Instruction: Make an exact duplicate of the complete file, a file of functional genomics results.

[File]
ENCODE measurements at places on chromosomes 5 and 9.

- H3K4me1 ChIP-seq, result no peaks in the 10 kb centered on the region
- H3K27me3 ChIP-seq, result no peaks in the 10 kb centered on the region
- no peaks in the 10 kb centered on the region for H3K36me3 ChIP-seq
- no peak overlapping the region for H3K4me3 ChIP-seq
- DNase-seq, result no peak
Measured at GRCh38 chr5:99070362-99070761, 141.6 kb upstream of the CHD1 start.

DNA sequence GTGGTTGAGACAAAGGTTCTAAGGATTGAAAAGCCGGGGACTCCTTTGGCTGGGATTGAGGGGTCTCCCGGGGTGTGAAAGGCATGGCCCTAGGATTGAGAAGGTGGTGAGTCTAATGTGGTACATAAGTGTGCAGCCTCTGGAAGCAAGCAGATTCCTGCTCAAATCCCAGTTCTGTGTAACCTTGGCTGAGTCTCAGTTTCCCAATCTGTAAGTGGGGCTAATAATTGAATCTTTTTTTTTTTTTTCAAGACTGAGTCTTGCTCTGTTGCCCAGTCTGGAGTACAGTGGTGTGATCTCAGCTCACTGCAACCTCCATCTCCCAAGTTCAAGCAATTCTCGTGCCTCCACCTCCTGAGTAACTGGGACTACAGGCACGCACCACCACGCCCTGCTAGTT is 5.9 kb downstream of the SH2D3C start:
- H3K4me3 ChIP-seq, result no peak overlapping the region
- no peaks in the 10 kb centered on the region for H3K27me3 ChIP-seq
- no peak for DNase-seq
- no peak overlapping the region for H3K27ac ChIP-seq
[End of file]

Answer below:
ENCODE measurements at places on chromosomes 5 and 9.

- H3K4me1 ChIP-seq, result no peaks in the 10 kb centered on the region
- H3K27me3 ChIP-seq, result no peaks in the 10 kb centered on the region
- no peaks in the 10 kb centered on the region for H3K36me3 ChIP-seq
- no peak overlapping the region for H3K4me3 ChIP-seq
- DNase-seq, result no peak
Measured at GRCh38 chr5:99070362-99070761, 141.6 kb upstream of the CHD1 start.

DNA sequence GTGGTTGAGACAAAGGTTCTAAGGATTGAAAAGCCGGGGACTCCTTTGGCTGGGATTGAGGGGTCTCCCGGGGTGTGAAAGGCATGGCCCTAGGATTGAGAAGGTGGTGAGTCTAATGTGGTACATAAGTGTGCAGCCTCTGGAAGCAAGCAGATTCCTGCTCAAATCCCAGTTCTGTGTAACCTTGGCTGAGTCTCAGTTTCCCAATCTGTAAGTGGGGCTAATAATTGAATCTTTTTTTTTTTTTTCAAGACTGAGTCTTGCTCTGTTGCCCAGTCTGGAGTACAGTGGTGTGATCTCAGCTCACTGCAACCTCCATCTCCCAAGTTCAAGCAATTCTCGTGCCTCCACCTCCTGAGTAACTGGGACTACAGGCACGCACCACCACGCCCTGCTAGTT is 5.9 kb downstream of the SH2D3C start:
- H3K4me3 ChIP-seq, result no peak overlapping the region
- no peaks in the 10 kb centered on the region for H3K27me3 ChIP-seq
- no peak for DNase-seq
- no peak overlapping the region for H3K27ac ChIP-seq